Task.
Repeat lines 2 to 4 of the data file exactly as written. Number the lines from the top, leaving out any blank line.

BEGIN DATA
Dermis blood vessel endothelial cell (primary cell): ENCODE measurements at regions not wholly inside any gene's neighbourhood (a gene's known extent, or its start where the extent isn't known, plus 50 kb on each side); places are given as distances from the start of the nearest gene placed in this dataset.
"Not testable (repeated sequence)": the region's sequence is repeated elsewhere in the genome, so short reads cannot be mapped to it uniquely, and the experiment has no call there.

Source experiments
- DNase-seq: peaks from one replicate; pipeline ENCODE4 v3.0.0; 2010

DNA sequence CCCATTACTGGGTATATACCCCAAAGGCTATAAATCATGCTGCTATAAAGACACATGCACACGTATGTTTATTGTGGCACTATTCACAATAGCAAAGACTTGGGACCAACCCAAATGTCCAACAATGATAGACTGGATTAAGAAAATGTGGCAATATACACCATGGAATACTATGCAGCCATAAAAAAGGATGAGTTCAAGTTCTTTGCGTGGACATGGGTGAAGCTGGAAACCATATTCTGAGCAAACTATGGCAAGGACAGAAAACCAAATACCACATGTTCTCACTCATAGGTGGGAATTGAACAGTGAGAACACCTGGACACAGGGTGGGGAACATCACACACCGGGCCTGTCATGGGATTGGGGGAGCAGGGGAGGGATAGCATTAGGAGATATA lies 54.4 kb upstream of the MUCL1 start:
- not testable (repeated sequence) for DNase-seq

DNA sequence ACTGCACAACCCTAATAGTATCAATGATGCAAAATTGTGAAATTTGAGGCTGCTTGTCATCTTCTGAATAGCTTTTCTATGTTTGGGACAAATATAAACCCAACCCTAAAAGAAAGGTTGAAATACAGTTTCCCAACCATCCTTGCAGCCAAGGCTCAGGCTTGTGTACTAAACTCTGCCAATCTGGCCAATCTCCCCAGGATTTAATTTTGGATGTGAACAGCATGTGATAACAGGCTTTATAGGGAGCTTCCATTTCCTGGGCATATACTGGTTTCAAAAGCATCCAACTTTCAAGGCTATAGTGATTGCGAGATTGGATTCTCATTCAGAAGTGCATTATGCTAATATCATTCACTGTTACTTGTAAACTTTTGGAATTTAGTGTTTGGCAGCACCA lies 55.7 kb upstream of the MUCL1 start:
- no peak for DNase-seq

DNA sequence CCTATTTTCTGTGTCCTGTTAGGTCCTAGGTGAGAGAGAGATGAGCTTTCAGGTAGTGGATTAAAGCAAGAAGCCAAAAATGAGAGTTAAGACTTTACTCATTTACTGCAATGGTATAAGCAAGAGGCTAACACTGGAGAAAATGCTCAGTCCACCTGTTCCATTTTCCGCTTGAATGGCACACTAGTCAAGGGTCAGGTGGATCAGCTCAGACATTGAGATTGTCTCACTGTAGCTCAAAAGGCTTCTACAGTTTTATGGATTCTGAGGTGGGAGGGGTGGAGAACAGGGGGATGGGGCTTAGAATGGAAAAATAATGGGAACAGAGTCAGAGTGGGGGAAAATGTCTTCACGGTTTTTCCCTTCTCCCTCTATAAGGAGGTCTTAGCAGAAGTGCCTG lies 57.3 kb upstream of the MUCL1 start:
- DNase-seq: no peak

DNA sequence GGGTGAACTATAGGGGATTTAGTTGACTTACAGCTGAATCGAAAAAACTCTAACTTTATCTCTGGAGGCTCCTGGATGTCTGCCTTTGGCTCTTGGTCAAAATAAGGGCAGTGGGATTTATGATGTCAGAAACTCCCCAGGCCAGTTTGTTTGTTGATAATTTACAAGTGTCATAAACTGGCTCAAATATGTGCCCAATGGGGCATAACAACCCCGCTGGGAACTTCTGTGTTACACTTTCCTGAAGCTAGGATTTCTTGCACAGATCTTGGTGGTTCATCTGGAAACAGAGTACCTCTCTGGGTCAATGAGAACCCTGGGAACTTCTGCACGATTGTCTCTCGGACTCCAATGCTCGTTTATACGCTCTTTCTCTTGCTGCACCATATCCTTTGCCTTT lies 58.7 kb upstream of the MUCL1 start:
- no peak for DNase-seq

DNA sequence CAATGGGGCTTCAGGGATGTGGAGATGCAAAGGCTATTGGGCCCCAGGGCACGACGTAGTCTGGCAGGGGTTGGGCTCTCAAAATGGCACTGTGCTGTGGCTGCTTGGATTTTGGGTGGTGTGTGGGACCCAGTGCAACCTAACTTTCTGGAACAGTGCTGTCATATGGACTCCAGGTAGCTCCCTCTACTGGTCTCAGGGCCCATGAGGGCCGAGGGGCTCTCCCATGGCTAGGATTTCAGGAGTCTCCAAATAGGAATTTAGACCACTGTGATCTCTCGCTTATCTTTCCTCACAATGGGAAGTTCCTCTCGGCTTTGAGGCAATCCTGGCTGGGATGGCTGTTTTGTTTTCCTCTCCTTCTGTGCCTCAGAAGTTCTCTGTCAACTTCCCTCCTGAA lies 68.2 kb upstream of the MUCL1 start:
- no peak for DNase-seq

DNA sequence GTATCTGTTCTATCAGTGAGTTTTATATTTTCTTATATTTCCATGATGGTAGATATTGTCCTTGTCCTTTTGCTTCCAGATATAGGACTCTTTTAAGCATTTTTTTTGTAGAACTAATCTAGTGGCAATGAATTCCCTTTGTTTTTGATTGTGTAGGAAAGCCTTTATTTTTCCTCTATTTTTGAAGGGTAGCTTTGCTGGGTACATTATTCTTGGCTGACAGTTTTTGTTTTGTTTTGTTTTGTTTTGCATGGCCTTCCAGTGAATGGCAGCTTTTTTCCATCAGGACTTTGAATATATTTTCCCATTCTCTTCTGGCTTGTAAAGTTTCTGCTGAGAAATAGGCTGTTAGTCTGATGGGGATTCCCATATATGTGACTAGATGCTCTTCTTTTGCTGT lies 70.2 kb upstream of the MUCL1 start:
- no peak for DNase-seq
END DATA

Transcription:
"Not testable (repeated sequence)": the region's sequence is repeated elsewhere in the genome, so short reads cannot be mapped to it uniquely, and the experiment has no call there.

Source experiments
- DNase-seq: peaks from one replicate; pipeline ENCODE4 v3.0.0; 2010